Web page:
This video was very intriguing with the opening of reading the words and and the frog video. I was draw into this speaker almost immediately. My favorite part of the video is when the speaker says “The teachers said we couldn’t do it. So we did it anyways.” That showed me determination which is a key quality every leader needs to possess. The question posed if bees think the same way as humans truly demonstrates leadership. People can seem different, but in the end, leadership is a talent and it needs to be honed and perfected into the best capable form of leadership.

  6. Grace Ellis says:

    When the speaker described the aspects of play, I thought many of the phrases connected to ideas about leadership. The first was “celebrate uncertainty”. Leaders have a vision for the future, but they must also be open to new ideas or changes in plans. They also must be “adaptable to change” and “open to possibility” to take on new and complex situations. Leaders and followers have to be “cooperative” so they can collaborate and work together effectively. The last aspect of play was “intrinsically motivated”. Each person in a group has to be self-motivated and driven to do well on their own.

  7. Cat Hauser says:

    I don’t know if i am interpreting this correctly, but I like the connection between leadership and play. I think that leadership is really molded and figured out by play. For example, if there were a bunch of kids on a play ground and they all wanted to play a game, one kid would step up and organize it. That kid would learn leadership skills and the rest of the kids would learn follower skills without even knowing it. I think this would shape leaders and help people determine more natural born leaders.

  8. Catherine (Cate) Beach says:

    I really enjoyed this video and its idea on how play is a key component in leadership and science. I would have never thought of how play would be considered as the method part of a scientific experiment, but it makes sense. And I agree with Kat and her idea that leadership is found in the games kids play because there is a natural leader that comes about to develop the game and the followers play the game. Kids are where everything begins and I don’t think adults should sell them short. We can learn a lot from kids, whether its through science or leadership.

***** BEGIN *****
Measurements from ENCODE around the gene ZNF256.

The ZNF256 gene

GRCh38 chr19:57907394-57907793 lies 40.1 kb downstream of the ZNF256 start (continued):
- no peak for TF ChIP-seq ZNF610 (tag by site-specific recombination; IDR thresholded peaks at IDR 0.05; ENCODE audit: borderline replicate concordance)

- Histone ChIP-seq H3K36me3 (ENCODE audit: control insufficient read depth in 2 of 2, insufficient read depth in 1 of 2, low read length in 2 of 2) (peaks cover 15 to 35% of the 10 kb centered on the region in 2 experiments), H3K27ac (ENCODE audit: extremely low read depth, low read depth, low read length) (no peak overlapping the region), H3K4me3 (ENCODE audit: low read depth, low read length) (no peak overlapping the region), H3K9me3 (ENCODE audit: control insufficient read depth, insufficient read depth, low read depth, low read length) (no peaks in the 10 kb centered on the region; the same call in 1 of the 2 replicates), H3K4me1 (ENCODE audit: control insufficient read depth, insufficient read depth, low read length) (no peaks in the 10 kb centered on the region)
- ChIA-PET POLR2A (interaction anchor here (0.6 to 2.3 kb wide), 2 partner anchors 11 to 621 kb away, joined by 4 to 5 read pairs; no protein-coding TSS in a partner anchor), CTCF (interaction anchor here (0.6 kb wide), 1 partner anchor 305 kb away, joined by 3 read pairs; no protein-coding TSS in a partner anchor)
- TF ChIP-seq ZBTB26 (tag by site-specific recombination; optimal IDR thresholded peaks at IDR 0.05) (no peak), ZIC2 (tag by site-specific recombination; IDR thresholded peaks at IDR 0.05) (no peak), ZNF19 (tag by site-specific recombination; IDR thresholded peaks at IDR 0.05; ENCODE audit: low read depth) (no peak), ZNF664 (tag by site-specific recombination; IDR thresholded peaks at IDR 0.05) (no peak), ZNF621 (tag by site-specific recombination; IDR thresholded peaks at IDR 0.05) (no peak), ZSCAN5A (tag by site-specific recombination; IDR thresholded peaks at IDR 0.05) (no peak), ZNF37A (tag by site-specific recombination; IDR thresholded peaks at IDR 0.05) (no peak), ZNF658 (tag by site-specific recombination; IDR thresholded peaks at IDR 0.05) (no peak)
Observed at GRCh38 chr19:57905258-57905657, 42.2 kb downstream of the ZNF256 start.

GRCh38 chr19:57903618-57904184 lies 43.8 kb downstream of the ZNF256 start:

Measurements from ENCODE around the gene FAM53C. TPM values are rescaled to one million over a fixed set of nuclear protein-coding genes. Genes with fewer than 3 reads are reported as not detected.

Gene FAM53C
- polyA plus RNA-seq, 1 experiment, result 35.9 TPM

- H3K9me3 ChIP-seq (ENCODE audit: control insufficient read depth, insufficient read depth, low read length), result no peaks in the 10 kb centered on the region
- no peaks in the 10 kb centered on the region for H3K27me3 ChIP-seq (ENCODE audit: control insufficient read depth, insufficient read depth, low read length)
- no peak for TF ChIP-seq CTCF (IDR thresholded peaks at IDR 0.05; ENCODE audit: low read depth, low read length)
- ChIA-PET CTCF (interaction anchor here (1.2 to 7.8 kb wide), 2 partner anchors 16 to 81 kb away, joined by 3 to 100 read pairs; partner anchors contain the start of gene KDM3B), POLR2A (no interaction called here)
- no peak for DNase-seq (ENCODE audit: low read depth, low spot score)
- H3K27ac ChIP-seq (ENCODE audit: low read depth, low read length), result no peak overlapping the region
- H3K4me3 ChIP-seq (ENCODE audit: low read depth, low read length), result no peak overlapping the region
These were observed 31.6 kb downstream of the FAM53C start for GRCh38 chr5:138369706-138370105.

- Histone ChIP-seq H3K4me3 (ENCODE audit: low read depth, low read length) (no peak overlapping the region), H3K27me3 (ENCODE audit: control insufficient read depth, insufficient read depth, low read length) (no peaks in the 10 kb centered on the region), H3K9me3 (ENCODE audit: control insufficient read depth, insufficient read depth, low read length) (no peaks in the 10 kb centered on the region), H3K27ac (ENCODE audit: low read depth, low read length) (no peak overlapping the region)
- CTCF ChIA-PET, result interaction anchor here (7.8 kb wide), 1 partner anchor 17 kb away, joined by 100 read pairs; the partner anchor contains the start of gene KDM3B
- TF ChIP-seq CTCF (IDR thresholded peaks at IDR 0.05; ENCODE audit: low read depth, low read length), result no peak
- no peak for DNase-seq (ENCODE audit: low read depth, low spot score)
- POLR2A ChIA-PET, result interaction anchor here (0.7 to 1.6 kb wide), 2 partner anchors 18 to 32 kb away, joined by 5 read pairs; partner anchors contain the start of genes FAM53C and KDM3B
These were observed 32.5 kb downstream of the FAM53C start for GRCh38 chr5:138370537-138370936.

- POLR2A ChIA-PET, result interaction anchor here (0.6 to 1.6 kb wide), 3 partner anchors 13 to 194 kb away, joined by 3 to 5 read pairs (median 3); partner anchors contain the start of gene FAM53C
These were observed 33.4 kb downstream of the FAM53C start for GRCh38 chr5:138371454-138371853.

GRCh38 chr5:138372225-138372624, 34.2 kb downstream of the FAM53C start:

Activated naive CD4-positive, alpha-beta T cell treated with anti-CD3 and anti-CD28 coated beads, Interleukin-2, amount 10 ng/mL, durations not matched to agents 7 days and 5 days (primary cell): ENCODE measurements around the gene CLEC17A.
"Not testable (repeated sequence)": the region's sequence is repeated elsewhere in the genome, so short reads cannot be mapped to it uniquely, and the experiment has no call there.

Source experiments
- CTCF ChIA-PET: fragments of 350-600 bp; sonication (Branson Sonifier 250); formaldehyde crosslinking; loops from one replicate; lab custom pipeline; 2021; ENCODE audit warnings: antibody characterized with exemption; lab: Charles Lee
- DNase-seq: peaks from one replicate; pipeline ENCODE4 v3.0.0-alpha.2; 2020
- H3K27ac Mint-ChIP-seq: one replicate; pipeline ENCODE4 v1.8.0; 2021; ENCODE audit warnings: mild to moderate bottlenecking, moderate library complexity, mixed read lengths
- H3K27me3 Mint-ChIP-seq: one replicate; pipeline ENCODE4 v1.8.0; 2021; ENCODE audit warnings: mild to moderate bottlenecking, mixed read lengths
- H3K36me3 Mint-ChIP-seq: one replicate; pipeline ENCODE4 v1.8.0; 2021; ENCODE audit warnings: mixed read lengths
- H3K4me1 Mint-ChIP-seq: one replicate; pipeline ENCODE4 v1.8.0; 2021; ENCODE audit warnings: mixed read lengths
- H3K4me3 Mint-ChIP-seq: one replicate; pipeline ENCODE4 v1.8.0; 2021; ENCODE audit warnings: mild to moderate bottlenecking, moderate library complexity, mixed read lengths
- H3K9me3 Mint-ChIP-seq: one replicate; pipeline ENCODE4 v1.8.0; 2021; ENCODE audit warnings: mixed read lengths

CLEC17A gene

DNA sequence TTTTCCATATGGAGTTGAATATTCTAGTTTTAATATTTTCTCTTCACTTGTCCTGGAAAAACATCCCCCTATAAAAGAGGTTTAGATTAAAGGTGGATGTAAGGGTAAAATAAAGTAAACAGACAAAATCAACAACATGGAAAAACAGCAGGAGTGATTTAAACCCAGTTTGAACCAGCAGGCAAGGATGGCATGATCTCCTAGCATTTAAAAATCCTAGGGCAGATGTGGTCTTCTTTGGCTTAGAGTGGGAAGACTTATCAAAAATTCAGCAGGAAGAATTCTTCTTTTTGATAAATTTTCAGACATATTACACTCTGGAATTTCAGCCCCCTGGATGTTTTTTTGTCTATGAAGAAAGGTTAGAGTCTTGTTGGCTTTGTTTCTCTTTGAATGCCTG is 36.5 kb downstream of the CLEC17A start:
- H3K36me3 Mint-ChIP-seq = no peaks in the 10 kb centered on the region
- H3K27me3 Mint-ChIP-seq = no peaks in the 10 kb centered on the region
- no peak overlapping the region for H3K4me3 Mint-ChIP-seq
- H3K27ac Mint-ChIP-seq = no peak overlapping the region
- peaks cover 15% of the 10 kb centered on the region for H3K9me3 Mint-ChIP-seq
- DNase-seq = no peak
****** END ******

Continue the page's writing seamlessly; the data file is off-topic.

9. Miles Rachner says:

    The one thing that stuck out the most to me that was similar was change. In class we have talked about how change requires some form of leadership. That someone has to realize a problem or a need for change, and then more importantly act to accomplish that change. This is really similar to the video in the way that we have to challenge things that we think we already know. This requires change. Also when we want or need change, it sometimes takes us into the realm of uncertainty, which was a huge point in the video. So in basic terms, when we want to figure out something we don’t know in science we must use science to solve the problem. Then when we want change, we need leaders to stand up and act in order for things to get done.

  10. Allyson True says:

    I think the uncertainty in this video can be related to leadership in that when you follow a leader or decide that your opinion doesn’t match that of the staus quo, there is uncertainty. You don’t know what will happen when you follow that leader and go against the grain, but I think that is what makes change happen. When there is uncertainty, it tends to make you believe more strongly in your value or goal, and when people are more determined, a change can happen.